Slopping great portions of adventure, mystery, and romance make The Exploits of Elaine an interesting today, though not as compelling as it was 100 years ago. The thrills and chills of the movie serials would continue in neighborhood theaters for another 40 years.

The National Film Registry Project is one writer’s attempt to review all the films listed in the National Film Registry in chronological order.




Tuesday, June 25, 2019

The NFR Project: Dixon-Wanamaker Expedition to Crow Agency, 1908


Home movies of genocide.

Dixon-Wanamaker Expedition to Crow Agency

Dir: Joseph K. Dixon, Roland Dixon
Scr: N/A
Phot: Joseph K. Dixon, Roland Dixon
1908
26 mins.


After digging into the backstory behind these films, that’s the most succinct description of this material I can concoct. It’s supposed to be documentary footage of the traditional activities of Native Americans; in fact, it’s a bunch of staged footage that reflects the fantasies of the filmmakers. It seems a peculiarly American kind of schizophrenic cruelty to make a “vanishing race” vanish, then romanticize and memorialize it. The biggest benefit of this rediscovered material might be the realizations it prompts.

Rodman Wanamaker was a Philadelphia department-store tycoon. He was into Indians and in 1908 funded this, the first of three large and fanciful expeditions to the American Northwest, to document the remnants of once-proud tribes. The man responsible was minister and self-styled Indian expert Joseph K. Dixon, who used Wanamaker’s vast resources with abandon.


The expedition settled in at the town of Crow Agency, 60 miles east of Billings, and directly and ironically adjacent to the site of the Battle of Little Big Horn. Here Dixon and associates crafted their work. There is a shot from a mission school, a depiction of bronc-busting, a horse procession, and some dicey attempts at reenactment of the Big Horn battle. (The Crow, already displaced once from their traditional Ohio-area homeland, were U.S. allies during the conflict with the Sioux, their traditional enemies.)

The results are depressing. Dixon saw what he wanted to see. Russel Lawrence Barsh has written a penetrating study of the expeditions in his “An American Heart of Darkness: The 1913 Expedition for American Indian Citizenship.” He writes:

“Dixon succeeded in collecting 34,000 feet of motion-picture film and 4600 stills. In contrast with contemporaneous work done by the Bureau of American Ethnology or pioneering anthropologists such as Franz Boas, Alfred Kroeber, and George Bird Grinnell, however, Dixon's work was maudlin, romanticized, and commercial. . . The first expedition took Dixon and his camera crew to Crow Agency, Montana, in 1908 where, with the blessings of the Indian Office, they made a silent film of Longfellow's Hiawatha with Crow Indians in the leading roles. (The idea was not original: it had been done with Iroquois actors in New York a few years earlier.) Camped ‘60 miles from civilization,’ as he later described it, Dixon ‘examined 21 Indian maidens before I got a Minnehaha that would exactly fit the part,’ auditioned ‘hundreds’ of Indians for the other parts, and ‘sent four expeditions of Indians to the Big Horn Range of mountains 40 miles away to get a deer, so that when Hiawatha came to lay the deer at Minnehaha's feet he might have a real deer.’ Rodman Wanamaker was so pleased with the results that he arranged for Dixon to deliver illustrated lectures on Hiawatha 311 times in Philadelphia and New York, where he was heard by more than 400,000 people.”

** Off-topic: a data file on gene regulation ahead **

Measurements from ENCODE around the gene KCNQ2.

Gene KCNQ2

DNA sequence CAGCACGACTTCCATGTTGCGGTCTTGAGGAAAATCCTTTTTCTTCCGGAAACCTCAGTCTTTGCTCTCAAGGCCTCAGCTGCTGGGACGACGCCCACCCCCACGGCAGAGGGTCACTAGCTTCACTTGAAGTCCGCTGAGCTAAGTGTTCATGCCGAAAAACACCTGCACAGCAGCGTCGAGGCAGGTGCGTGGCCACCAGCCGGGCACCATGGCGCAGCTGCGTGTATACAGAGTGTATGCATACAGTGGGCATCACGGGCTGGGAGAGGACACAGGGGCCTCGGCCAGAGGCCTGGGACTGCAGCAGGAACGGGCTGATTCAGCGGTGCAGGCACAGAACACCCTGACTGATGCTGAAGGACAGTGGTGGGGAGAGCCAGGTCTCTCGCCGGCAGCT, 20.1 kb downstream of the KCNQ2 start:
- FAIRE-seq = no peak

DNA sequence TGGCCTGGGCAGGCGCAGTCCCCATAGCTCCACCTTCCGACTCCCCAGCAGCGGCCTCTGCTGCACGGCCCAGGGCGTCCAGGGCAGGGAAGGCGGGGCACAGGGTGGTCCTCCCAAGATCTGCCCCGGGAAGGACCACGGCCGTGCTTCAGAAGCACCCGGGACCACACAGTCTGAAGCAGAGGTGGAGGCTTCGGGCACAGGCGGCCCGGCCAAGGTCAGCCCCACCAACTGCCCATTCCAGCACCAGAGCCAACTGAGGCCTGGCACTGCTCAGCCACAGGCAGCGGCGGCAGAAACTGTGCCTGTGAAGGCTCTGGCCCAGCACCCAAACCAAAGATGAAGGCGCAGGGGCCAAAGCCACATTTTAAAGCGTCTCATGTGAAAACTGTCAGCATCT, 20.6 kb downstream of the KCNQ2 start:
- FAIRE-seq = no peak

Despite Dixon and Wanamaker’s desire to make a pleasing fantasy and hammer into the skulls of America’s mainstream, ugly truths crop up. The most chilling sequence is that of a line of young Native American women, in identical, “civilized” uniform dresses, being marched out of a school by a brace of nuns. They look like prisoners. They are.

The National Film Registry Project is one writer’s attempt to review all the films listed in the National Film Registry in chronological order.



Monday, June 10, 2019

Formative Film 15/16 -- 'Network'/'Rocky'


Movies were changing in a very concrete way, and the contrast between these two pictures shows us what happened.

Network
Dir: Sidney Lumet
Prod: Howard Gottfried, Fred C. Caruso
Scr: Paddy Chayefsky
Phot: Owen Roizman
Release date: Nov. 27, 1976

Rocky
Dir: John G. Avildsen
Prod: Robert Chartoff, Irwin Winkler
Scr: Sylvester Stallone
Phot: James Crabe
Release date: Dec. 3, 1976

Lakeside Twin Theatres
4655 Harlan Street
Wheat Ridge, CO

The New American Cinema movement that began with Bonnie and Clyde in 1967 was dazzling. Thanks to uncaring parents and lax ticket-sellers, for a decade I could see a lot of things I was way too young to see over at our local Arvada Plaza movie theater, a 20-minute walk from our house. The films were revelations, difficult and strange in a way that was a lot more bracing and appealing than the kids’ movies of the day. I devoured them all without flinching.

Then came Jaws in the summer of 1975. Everyone saw it, and it became the number-one of topic of conversation until the fall; the next summer, we all went to see The Omen. These were good old genre pictures writ large, throwbacks to B movies with A movie budgets. Ten years of bold experimentation were winding down, and crowd-pleasing extravaganzas hearkening to the tried-and-true clich├ęs of the Studio Era were in the air.